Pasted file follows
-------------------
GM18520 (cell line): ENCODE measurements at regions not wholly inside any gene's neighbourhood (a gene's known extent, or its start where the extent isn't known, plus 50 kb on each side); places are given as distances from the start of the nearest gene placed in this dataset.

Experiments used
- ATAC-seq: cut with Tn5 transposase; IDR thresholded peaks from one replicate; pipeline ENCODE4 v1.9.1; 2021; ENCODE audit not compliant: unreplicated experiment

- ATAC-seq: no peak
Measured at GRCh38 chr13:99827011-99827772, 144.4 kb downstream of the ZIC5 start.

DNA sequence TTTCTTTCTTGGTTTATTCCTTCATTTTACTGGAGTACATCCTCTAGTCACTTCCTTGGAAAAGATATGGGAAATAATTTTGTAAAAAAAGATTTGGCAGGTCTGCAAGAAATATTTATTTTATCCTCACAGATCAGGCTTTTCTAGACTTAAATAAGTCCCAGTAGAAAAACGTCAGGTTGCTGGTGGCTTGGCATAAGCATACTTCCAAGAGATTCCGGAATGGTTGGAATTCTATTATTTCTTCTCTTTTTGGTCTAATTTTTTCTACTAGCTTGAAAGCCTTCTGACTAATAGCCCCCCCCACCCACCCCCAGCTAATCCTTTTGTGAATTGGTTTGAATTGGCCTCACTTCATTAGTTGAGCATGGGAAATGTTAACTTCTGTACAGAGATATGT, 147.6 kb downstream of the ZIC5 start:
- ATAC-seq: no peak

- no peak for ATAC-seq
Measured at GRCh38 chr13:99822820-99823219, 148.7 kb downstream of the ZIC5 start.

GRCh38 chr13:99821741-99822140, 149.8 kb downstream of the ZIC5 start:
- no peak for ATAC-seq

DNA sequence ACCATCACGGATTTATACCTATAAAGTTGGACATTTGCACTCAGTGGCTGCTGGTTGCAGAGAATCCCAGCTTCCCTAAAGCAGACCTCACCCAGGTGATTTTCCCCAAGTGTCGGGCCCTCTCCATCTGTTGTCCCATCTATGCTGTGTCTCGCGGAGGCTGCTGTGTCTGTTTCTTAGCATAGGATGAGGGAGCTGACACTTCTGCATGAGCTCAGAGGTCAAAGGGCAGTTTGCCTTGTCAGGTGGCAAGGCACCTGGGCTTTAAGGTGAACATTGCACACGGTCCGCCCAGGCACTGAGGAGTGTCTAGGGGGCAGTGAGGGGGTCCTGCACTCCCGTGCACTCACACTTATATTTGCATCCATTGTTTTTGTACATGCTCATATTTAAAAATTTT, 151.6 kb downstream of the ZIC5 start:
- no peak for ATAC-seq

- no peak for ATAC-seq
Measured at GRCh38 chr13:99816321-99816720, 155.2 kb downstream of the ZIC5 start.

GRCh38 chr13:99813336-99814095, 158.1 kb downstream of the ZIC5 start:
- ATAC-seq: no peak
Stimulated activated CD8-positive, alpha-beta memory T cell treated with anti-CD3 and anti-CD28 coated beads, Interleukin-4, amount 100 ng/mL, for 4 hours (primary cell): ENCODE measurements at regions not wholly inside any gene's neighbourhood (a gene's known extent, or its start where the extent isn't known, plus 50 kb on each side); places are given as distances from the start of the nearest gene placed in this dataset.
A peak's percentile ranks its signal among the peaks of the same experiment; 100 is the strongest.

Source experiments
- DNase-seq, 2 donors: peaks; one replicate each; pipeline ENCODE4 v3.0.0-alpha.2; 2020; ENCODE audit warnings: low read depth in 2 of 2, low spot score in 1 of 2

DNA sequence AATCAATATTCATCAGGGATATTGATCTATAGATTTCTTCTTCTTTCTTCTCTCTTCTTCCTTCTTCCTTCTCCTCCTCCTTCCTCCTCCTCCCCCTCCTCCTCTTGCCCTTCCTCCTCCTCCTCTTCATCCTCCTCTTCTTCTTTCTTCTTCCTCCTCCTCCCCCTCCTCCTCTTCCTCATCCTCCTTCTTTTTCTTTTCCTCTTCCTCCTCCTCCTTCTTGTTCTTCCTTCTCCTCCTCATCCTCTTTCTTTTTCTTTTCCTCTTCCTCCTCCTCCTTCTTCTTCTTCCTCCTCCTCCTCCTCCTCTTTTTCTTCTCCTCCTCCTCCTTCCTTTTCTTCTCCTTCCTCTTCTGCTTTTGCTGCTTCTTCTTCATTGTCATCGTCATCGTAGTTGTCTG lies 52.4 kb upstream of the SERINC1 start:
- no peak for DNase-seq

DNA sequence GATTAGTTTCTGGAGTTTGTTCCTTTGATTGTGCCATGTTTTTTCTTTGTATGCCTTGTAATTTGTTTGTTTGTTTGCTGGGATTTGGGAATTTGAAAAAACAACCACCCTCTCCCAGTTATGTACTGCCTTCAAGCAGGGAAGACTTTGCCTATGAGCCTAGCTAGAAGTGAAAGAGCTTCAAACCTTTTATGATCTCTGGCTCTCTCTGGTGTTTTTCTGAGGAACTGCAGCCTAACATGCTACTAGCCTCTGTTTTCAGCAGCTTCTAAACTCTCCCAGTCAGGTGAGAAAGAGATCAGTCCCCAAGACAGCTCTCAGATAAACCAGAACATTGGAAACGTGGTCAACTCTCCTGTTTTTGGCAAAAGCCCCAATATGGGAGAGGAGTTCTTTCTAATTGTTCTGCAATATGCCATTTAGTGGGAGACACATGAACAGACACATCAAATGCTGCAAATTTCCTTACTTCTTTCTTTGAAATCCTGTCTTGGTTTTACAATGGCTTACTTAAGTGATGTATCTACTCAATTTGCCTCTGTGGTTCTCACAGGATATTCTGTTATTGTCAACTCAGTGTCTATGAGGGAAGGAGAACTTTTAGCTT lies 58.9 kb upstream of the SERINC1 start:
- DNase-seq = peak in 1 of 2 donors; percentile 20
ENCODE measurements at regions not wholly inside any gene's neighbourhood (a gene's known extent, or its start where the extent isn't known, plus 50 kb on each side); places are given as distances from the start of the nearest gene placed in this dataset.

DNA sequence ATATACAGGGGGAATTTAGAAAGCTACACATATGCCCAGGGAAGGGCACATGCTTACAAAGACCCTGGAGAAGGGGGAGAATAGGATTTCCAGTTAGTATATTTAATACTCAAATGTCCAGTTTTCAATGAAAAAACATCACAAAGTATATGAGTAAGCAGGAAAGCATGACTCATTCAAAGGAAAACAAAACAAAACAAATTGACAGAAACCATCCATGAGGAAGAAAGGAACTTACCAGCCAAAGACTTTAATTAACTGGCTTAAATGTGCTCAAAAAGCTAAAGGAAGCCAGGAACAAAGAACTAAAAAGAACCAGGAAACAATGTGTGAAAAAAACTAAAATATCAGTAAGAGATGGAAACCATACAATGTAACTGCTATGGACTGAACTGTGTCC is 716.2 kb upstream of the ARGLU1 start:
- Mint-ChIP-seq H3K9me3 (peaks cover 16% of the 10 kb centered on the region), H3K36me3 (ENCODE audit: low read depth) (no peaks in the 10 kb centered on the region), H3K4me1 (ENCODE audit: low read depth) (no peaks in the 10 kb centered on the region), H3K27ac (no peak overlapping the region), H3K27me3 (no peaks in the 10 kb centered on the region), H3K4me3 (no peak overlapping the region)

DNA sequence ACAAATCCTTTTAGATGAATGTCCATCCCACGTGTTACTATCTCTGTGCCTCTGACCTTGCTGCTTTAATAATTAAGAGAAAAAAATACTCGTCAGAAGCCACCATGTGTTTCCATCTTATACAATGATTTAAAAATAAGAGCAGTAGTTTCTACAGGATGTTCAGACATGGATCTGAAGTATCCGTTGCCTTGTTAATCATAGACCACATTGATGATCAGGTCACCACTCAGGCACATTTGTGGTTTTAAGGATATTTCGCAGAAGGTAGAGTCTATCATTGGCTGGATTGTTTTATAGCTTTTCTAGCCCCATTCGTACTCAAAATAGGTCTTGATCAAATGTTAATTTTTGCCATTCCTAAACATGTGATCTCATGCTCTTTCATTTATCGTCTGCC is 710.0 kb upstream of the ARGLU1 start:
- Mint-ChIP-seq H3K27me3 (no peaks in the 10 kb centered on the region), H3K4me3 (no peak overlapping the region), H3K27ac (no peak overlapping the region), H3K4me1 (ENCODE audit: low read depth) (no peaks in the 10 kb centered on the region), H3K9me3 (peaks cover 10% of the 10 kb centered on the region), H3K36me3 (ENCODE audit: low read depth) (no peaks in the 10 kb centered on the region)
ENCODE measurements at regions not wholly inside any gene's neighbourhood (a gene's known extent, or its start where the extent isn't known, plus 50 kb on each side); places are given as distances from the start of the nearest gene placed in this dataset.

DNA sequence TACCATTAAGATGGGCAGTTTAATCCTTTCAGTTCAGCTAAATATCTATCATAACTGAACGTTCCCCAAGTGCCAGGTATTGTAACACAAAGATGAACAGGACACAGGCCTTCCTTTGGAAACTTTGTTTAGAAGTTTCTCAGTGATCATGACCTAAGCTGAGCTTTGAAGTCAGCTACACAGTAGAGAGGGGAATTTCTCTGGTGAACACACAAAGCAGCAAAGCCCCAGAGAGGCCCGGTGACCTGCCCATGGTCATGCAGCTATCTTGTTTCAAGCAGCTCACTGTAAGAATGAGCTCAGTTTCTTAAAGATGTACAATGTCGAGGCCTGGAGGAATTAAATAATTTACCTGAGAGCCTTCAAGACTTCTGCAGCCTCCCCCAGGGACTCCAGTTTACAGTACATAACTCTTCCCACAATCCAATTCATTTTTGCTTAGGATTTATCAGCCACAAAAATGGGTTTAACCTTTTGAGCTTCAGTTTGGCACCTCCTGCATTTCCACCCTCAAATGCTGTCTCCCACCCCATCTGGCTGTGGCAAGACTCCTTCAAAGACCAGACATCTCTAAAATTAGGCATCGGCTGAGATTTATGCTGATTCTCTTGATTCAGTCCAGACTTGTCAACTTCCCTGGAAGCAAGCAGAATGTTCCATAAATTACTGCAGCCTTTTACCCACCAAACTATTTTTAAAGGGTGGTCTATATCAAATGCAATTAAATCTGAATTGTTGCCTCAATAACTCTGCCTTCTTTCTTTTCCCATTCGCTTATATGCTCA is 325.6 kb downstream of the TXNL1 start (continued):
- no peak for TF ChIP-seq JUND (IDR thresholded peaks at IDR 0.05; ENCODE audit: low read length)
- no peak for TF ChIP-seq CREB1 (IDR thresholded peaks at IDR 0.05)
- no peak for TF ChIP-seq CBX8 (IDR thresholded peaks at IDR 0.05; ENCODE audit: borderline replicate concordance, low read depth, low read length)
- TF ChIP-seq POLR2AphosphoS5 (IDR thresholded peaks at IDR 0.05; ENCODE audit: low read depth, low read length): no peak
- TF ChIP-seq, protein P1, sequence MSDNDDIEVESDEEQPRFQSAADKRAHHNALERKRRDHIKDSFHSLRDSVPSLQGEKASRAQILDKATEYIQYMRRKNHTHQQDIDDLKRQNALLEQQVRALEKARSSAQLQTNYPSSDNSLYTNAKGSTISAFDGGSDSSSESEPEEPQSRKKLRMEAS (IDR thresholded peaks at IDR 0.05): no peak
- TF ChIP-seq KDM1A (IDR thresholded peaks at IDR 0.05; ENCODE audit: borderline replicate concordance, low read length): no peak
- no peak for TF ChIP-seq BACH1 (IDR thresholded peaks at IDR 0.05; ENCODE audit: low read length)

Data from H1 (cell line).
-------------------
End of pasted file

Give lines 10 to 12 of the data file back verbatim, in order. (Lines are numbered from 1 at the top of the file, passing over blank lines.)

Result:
GRCh38 chr13:99821741-99822140, 149.8 kb downstream of the ZIC5 start:
- no peak for ATAC-seq

DNA sequence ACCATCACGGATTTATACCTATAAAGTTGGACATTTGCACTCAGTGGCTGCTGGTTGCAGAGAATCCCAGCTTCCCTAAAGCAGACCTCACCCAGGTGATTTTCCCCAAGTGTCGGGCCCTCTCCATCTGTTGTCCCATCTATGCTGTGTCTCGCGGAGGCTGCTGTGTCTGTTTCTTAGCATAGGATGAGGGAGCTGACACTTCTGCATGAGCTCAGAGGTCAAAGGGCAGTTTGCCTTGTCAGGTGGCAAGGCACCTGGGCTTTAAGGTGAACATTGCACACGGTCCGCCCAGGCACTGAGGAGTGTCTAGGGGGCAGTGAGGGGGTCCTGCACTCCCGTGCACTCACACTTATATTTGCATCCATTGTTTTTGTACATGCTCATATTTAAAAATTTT, 151.6 kb downstream of the ZIC5 start: